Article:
The HAWLE laboratory continuously performs various tests to ensure quality workmanship. Raw materials are checked for their suitability, samples are taken at random and checked during each production step and finished goods are subject to periodic tests, audit and review. Both destructive and non-destructive procedures are applied in order to yield those test results needed to determine the product’s quality level and carried out according to HAWLE test methods by specially trained and experienced staff. All test results are documented and corrective measures are initiated if necessary.

Some of the tests used are:

laboratory_hawle_5_en 100% pressure testing corrosion test practice test burst test tensile tests

Tensile tests

Start of tensile test
Constriction of the PE pipe
Elongation of the PE pipe
Grip markings after the test

Tensile tests are performed in the HAWLE laboratory. The purpose of the tensile test is to investigate the function of fittings during extreme mechanical stress in order to ensure operational practice. In this test, a 1" ISO-fitting and 1" HAWLE-FIT are connected to each side of a polyethylene pipe. The special chamber in each fitting is designed to increase the force applied by the grip ring onto the PE pipe with increasing pressure.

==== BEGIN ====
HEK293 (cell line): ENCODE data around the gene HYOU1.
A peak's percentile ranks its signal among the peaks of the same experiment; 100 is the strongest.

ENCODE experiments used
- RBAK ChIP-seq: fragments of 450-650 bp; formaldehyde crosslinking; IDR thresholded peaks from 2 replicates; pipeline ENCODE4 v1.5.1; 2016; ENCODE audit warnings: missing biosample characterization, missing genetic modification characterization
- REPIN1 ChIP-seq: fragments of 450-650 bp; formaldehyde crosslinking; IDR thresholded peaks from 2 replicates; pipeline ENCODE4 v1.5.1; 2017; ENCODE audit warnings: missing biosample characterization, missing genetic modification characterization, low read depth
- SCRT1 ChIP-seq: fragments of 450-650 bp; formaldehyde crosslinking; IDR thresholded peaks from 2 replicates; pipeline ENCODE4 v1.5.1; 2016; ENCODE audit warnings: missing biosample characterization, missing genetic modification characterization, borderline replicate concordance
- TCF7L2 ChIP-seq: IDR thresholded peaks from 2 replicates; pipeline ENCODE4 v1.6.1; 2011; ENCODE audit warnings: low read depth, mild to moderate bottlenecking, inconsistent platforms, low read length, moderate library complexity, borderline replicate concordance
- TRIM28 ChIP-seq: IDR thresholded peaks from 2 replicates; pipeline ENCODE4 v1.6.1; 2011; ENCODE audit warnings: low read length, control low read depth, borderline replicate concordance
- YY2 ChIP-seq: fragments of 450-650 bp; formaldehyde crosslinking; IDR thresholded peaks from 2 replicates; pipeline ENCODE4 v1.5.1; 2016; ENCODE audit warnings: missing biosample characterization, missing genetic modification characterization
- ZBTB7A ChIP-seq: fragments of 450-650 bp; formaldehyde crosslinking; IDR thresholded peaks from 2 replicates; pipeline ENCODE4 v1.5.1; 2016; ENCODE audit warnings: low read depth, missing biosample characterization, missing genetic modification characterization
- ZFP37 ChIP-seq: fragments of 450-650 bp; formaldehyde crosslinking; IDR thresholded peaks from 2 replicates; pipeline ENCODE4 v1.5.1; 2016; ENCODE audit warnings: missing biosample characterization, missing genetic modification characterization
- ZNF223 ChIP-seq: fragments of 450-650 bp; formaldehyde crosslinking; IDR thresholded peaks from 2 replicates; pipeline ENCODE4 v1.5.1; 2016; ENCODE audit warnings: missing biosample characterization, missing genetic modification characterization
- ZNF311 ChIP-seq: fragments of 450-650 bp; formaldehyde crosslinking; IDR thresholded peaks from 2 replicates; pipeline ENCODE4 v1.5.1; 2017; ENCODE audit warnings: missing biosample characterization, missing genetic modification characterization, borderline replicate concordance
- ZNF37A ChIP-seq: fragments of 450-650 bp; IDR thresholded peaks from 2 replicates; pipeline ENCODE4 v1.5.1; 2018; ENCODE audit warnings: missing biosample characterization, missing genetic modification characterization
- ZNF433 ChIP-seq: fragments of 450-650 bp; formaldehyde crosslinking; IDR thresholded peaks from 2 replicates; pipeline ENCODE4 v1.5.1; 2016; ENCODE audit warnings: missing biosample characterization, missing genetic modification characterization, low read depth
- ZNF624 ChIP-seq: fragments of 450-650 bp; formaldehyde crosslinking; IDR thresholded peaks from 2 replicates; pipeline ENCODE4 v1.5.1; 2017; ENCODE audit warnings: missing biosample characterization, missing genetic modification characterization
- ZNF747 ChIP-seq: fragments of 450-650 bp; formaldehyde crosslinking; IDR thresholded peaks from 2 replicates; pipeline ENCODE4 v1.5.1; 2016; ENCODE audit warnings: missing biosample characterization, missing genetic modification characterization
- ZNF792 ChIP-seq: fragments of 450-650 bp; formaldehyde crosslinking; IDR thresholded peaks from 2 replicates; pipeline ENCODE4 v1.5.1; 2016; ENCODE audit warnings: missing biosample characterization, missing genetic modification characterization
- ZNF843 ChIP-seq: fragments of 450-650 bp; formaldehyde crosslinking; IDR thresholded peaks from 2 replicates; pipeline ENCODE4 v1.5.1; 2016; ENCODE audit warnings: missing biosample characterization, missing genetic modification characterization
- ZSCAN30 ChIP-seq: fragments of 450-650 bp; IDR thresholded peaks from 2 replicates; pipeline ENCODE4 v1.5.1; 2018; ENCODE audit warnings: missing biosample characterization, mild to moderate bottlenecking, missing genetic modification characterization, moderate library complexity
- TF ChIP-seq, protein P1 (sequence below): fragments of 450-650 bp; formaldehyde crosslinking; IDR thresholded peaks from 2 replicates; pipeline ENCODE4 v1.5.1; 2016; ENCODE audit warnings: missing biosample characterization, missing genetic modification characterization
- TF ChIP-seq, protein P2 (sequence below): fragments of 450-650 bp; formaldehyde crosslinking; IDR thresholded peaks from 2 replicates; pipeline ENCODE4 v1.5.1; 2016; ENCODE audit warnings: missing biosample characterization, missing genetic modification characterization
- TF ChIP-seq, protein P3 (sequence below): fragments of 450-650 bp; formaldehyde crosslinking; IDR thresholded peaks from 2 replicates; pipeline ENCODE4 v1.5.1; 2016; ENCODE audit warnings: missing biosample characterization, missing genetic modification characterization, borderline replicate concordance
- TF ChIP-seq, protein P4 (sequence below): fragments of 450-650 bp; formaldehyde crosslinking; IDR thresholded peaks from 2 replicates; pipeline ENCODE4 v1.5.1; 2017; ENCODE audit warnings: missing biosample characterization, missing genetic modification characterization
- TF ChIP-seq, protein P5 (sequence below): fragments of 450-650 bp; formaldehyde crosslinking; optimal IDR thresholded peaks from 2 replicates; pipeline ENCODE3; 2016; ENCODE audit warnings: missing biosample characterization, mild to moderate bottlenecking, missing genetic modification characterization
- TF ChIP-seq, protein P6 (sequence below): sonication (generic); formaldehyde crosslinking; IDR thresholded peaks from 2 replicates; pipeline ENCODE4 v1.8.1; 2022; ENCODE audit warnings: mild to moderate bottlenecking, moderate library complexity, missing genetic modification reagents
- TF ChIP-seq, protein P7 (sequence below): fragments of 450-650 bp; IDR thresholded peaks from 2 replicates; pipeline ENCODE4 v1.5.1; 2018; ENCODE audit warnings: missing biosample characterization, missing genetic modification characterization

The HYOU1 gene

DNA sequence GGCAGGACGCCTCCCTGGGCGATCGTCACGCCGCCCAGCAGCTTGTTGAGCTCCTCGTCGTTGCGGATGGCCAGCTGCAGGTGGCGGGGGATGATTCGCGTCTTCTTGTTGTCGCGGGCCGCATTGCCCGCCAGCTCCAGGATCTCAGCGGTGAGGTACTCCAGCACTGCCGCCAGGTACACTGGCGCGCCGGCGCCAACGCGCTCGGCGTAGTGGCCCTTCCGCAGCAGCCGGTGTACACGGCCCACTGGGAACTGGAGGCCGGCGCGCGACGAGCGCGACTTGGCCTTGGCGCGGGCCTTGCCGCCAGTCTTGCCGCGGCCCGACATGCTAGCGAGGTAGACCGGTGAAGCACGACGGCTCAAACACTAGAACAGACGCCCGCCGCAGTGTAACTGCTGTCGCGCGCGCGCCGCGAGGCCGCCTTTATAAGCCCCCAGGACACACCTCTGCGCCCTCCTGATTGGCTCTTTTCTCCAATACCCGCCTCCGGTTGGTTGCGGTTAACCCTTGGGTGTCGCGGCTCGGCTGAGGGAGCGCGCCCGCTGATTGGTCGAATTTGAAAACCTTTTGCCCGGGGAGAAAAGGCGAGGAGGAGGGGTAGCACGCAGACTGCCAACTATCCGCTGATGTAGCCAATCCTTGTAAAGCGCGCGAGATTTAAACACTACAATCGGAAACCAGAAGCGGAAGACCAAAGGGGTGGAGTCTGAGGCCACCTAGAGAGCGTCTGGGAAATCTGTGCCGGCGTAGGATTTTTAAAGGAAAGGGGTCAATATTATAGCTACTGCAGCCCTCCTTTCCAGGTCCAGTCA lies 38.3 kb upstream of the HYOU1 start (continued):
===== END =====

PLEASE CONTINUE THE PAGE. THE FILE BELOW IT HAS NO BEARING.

The difference between ISO-fitting and HAWLE-FIT is that the pipe can be inserted directly into HAWLE-FIT and tightened immediately whereas for the ISO-fitting the pipe must be chamfered and moistened prior to insertion. For fittings intended for gas pipes, a support liner is used in order to simulate the increased safety measures required. Support liners are generally not required for HAWLE products intended for drinking water pipelines, except for those instances where negative pressure (vacuum) could occur.

During the tensile test, the grip ring never damages the pipe surface. This is important because any damage to the pipe at the grip site creates a weak point which could result in release of the pipe. Furthermore the grip ring never releases the pipe during increased tensile pull but rather on the contrary the pipe is always the weaker component.